“No, sir. This is the West, sir. When the legend becomes fact, print the legend.”
The Man Who Shot Liberty Valance

Sometimes having a reputation can work against you and then there are others when you just do your job and move on. And then there are those times you get treated like a rock star, say nothing and smile at karma .  How so? Read on.

Back in the day, I was on a Mountain Team in the 1st Bn. 7th Special Forces Group. Our company was going on a deployment to Honduras. And our team’s mission was to train the Anti-Tank troops of the Sexto (6th) Infantry Battalion that was deployed near the border of Nicaragua. The Hondurans had requested our support specifically for this unit.

These troops had a real-world mission as the threat of Nicaraguan invasion was very real in those days. In fact, they had a few border skirmishes with their neighbors as the borders were slightly ill-defined. The Nicaraguans had crossed the border inadvertently on several occasions while hammering it out with the Contras. (Remember them? See Ollie North, Iran/Contra) And yes it was inadvertent. We were there for the “invasion” during Operation Golden Pheasant.

Since the Nicaraguans had armor, the Anti-Tank troops were the first line of defense. They were constantly being tested had recently put on a firepower demonstration for the Estado Mayor (General Staff) of the military with their Vietnam-era M-40 106mm Recoilless Rifles that were combined jeep mounted and fixed on the ground and fired 50 rounds down range and hit nothing…not one single target.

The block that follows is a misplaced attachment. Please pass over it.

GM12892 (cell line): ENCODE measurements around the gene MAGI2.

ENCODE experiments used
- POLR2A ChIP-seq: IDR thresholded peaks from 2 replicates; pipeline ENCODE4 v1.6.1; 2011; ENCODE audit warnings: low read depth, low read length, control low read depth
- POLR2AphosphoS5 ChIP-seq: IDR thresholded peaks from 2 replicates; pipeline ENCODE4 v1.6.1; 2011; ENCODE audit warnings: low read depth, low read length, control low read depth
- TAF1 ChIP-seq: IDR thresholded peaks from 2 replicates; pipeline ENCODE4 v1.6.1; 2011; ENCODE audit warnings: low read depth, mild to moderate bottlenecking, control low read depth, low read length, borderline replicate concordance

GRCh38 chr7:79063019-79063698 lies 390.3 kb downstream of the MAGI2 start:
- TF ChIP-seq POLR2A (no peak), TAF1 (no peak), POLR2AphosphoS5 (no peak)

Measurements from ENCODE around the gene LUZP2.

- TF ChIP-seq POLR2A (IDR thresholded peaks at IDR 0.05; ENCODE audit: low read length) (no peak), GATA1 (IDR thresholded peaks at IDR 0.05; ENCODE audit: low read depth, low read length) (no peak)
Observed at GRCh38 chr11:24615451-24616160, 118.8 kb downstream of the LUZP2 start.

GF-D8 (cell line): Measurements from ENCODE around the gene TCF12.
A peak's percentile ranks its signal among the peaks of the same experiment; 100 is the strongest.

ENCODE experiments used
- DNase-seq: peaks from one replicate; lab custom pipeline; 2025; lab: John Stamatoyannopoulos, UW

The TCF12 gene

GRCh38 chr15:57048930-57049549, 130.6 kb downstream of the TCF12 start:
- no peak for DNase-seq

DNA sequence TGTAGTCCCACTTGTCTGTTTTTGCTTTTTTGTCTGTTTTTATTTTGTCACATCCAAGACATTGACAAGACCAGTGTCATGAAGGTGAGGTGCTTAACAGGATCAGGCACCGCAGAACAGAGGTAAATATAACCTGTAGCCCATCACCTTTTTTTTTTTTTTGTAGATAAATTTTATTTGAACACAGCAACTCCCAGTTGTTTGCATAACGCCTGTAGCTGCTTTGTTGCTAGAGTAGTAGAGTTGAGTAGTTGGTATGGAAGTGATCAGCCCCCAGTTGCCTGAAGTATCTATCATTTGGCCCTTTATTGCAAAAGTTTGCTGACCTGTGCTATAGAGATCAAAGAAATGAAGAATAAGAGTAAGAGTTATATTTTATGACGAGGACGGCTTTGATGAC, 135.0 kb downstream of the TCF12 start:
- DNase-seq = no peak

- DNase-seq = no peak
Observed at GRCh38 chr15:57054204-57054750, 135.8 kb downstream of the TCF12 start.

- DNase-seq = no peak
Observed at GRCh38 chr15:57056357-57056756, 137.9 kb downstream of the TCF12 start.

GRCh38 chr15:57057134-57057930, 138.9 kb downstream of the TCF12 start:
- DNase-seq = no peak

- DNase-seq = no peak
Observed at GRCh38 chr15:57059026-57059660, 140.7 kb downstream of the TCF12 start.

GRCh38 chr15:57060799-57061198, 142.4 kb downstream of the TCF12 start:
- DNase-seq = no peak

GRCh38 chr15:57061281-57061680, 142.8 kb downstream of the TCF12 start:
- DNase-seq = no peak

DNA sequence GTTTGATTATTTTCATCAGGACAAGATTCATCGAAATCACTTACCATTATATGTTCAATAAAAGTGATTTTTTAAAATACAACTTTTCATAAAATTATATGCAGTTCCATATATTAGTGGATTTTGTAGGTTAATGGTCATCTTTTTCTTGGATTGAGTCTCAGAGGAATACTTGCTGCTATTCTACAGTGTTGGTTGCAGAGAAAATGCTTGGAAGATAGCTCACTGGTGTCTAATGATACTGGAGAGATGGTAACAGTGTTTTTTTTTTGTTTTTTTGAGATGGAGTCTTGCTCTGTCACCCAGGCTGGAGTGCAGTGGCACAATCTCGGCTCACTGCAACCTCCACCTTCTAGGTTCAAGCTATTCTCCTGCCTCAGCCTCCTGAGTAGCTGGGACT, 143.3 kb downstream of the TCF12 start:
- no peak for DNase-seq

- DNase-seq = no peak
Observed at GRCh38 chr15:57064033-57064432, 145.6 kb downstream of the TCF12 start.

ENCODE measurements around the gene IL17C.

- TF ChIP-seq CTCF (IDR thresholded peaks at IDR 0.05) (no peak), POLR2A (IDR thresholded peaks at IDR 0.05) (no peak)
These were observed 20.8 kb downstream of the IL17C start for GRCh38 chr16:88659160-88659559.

Our guys who visited the base for a site survey didn’t get to meet or talk with any of the Anti-Tank unit. They’d been alerted en masse and were sent to the border. They only spoke with the Battalion’s commander and training officer. That was a big detriment to mission planning.

We were told to expect a nightmare. The anti-armor unit that can’t hit water out of a boat with a 106mm. For those unfamiliar with the M-40 106mm RR, it was a great short-range weapon that was actually a 105mm but the designation changed during the Korean War because the ammunition was not compatible with the failed M-27 design.

The M-40 had an M-8C .50 caliber spotting rifle attached to the top. The spotting rifle fires a round whose trajectory is nearly that of the 106mm round and gives off a puff of smoke on impact with the target. The system used a spotting rifle because the back blast of the main gun left such a signature, that a first-round hit was essential.